Content and Career Sites
Something I recommend is that career sites shouldn't be all text. If you’re spending money on a career site, you should be putting content out there. Also, if a company is adding videos, it isn’t wise to use the same video on every site, unless it's a short “who we are” video.
I recommend that companies should personalize their job description page based on what kind of job it is. For example, if there’s a nurse job, have a nurse talk about what it's like to work at the company. Also, employee generated content is always beneficial for job seekers to view, and they typically would rather see real people and hear what they have to say about the company and their jobs.
New Focus on Video
I think video content isn’t popular currently because of resources and fear. It’s easier now to create employee generated content with virtual interview platforms, and these platforms don’t require many resources to create the content. Before, you would have to schedule everyone one by one to do an interview in an office space, and now employees can create videos on their own time wherever they are. So maybe there might be a fear of the unknown when trying to create content for the first time.
And then, of course, there’s still a budget issue. We pitch virtual interview platforms for companies to use, and they get very excited about it, but it’s hard to get anybody across the finish line and have the platform added to next year’s budget. The pattern I’m seeing so far is that everyone's budgets are smaller for 2021. They are bigger than 2020, but smaller than 2019 -- and this might be because of uncertainty. Most companies have not recouped to the recruitment levels pre pandemic. But I think these platforms are important because they are an easy way to put your best foot forward and make a great first impression. If you’re looking for something to help create content, and you have the room in your budget to do so, virtual interview platforms are definitely worth the investment.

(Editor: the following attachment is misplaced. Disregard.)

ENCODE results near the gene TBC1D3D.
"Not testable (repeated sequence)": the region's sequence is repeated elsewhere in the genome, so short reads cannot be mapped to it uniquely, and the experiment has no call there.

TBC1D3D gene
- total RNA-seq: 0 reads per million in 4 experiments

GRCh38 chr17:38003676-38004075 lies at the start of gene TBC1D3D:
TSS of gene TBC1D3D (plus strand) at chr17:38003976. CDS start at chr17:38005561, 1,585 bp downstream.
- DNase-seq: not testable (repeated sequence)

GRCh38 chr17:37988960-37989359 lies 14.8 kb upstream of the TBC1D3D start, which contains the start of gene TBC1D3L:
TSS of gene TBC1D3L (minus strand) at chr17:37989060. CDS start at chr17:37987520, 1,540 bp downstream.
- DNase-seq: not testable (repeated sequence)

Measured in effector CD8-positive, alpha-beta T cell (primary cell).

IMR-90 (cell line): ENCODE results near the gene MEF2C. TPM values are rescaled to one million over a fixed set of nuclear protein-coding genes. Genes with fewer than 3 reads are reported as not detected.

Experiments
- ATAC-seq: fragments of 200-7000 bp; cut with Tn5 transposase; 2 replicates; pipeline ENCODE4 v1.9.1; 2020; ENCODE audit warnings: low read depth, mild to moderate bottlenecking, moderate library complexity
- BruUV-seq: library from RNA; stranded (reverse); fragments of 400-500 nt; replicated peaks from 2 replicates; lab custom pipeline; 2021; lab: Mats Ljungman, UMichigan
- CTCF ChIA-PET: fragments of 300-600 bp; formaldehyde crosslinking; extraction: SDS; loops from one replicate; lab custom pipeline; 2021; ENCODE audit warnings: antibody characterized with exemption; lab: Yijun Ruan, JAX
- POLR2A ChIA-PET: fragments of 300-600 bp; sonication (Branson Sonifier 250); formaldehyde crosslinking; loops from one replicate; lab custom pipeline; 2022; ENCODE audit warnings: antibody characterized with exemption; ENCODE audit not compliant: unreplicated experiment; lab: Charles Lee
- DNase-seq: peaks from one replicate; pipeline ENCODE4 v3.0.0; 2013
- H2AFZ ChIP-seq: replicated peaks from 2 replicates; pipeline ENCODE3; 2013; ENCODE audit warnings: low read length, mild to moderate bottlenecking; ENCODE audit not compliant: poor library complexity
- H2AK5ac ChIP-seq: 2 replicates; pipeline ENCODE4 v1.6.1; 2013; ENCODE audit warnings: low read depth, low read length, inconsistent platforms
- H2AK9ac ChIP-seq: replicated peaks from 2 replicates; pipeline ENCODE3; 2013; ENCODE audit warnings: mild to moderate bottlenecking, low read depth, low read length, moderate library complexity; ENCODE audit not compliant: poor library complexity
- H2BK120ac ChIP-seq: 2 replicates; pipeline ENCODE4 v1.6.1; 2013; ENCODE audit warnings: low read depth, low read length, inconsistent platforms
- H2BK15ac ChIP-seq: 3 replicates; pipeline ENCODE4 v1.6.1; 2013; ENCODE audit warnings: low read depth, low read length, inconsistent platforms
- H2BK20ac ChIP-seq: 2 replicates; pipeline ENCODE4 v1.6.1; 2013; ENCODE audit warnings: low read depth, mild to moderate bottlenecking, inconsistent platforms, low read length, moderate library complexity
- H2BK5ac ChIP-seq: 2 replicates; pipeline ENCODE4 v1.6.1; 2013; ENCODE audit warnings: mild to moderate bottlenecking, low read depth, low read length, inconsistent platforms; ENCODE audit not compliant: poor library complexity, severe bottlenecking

If you want to learn more about leveraging videos for recruitment marketing, you can check out our in-depth guide, or you can download our webinar "How to Use Video in Recruitment: Maintaining a Human Touch in a Virtual Recruiting World" to get tips from our expert panelists.
During the pandemic, many companies have used the time to re-evaluate and reconstruct their recruitment marketing strategies. It’s beneficial to take time to see what is working and what should be adjusted, but sometimes companies don’t know where they should start. I hope these tips will help you navigate and adjust your recruitment marketing strategy for future success!
Do you need help “getting your house in order?” Recruitics is here to help create the best recruitment marketing strategy!
Posted by Derina Adamczak
Derina Adamczak is a 17-year talent acquisition professional with recruiting experience in the IT, engineering, construction and retail sectors. She holds a Bachelor’s degree in Organizational Communications from Rollins College. Throughout her career, Derina has evaluated and implemented applicant tracking systems, CRMs, talent networks and recruitment marketing platforms. Her background in sourcing and delivering top talent to hiring managers adds to her value as a marketer. Her passion is infusing technology and marketing into recruitment to create best-in-class talent attraction programs and positive candidate experiences. In Derina’s spare time, she virtually remodels her home on Pinterest.